The Ithaca Economy, Part III: Ithaca’s Economic Health

27 05 2015

Part I looked at how in the past 25 years, Ithaca and Tompkins County had their keisters handed to them by a deep 1990s recession, but came out of the Great Recession of the late 2000s nearly unscathed. Part II provided a break down of job growth by BLS sectors – some sectors, like manufacturing and trade, have given way over the years to a workforce increasingly made up of engineers, scientists and social activists.

However, two big attractions have yet to be discussed – “Government” and “Education and Healthcare”. Those will be covered here in Part III.

ith_jobs_tseries_3

At left is the plot of jobs from 1990 to 2015 in the “Government” sector. Cue the sharpening of the pitchforks. Yes, the token government bureaucrat falls in this category. So do police officers, firefighters and military personnel. The sector shrank briefly in the early 1990s and has grown or held steady since. But in the 2000s recession, there’s an enormous boost – from November 2008’s 9,000 jobs to January 2010’s 10,300. The sector maxed at 10,400 jobs, over 15% of the local market, in October and November 2011. The annual average number of government jobs that year was 10,000, and it has fallen steadily since, with last year’s annual average total of government jobs being about 9,100.

Now the proverbial juggernaut, “Education and Health Services”. Cornell, Ithaca College, TC3, ICSD and other local school districts, as well as doctors, nurses and so forth. Just how much of the local economy does this sector comprise? I plotted it out in annual average proportions below.

ith_edu_health_1

Since 1990, it’s climbed from about 45% of the total job market to 55% of the total job market. The colleges and university by themselves account for nearly 10,000 jobs. In the BLS plot, the sector shrinks a little in the early 1990s, but then it’s climbed ever since, though with a strong amount of seasonality as a result of the academic year.

Now back to the recession question. If Cornell cut hundreds of jobs, and IC didn’t really grow (according to their own reports), what helped cosset Ithaca from the economic maelstrom a few years ago? Why did it do so much better in the 2000s than the 1990s?

The other half of that economic sector. Healthcare.

It’s no big secret that healthcare has been a big grower in the county for the past several years. The local healthcare industry was essentially untouched by the 2000s recession. Cayuga Medical Center has added over 500 jobs since 2008. Baby Boomers are retiring in large numbers, and they expect a full suite of healthcare services; and while the Boomers are generally fleeing this state by the truckload for warm, low-tax locales like Florida, college towns with a high quality of life, such as Ithaca, are seen as a major draw in their own regard. As more boomers look to a community like Ithaca as an alternative to the golf course-and-shuffleboard crowd, it creates more healthcare job opportunities, which are spearheading job growth in the region.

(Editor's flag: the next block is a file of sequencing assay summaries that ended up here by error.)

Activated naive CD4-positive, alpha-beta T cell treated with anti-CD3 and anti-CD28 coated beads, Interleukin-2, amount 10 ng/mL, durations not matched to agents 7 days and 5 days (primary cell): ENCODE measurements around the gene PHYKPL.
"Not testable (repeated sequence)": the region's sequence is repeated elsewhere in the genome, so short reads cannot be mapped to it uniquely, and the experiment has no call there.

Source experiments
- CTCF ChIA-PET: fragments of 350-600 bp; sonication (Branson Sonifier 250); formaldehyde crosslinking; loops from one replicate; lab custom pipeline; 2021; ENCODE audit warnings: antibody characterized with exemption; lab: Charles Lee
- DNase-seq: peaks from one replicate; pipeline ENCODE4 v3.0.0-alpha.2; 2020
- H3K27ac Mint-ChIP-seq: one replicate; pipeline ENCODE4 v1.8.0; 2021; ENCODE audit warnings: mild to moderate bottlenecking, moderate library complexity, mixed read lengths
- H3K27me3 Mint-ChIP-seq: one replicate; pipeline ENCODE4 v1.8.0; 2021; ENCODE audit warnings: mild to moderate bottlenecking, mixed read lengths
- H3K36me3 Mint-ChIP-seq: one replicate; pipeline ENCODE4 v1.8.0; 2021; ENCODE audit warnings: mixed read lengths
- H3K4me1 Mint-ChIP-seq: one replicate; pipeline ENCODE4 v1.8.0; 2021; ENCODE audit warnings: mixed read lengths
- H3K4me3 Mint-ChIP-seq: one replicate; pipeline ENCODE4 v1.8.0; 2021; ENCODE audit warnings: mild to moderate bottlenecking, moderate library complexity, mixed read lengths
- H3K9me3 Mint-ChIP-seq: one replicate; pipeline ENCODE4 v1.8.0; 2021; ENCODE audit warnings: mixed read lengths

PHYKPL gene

So there’s the hypothetical conclusion – growth in several small sectors and government helped to offset losses in other sectors during the late 2000s recession, but the real difference between the early 1990s and late 2000s is the growing healthcare market created in large part by an older, retiring population. Health services buoyed the local economy even when Cornell and IC were financially stressed. These days, they all work together to bring job growth to Ithaca and set new record highs in local employment.

Now comes the gut check – does that conclusion make sense? The question was posed to local economists and economic development officials.

“I think your gut is not too far off.” Replied Martha Armstrong, Vice President and Director of Economic Development Planning for TCAD. “Certainly Upstate New York had a prolonged and deep recession in the early 1990s and real estate values took a huge hit, actually losing ground, which was uncommon nationally.”

“Yes, education and health held up well during the great recession, never declining in Ithaca. Ithaca didn’t get involved in the housing bubble or predatory lending. Once the recession ended. Hiring in health and education really took off. As for Cornell’s 700 job cuts [during the recession], that’s 2% of 34,500 jobs in the sector, ” explained Elia Kacapyr, the head of the economics department at Ithaca College and the operator of the Ithaca Business Index. “I can’t confirm it was health care and not education jobs that saved us. The employment figures are combined into one sector. I suspect it was education services. It seems to me education employment dwarfs health in Ithaca. Cornell, Ithaca College, TC3, K – 12.”

Unfortunately, there was no real consensus because the conclusion was unable to be thoroughly proven. A slight disappointment, but for what it’s worth, there is no doubt that Ithaca’s economy handled the latest recession well. Tompkins County is a rare economic bright spot in an otherwise depressed upstate economy.


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One response

29 05 2015
Ex-Ithacan

Very informative series of posts BC. Looks like the Ithaca area needs some employment diversification including better paying (and more challenging) jobs of sorts to match the underemployed folks.

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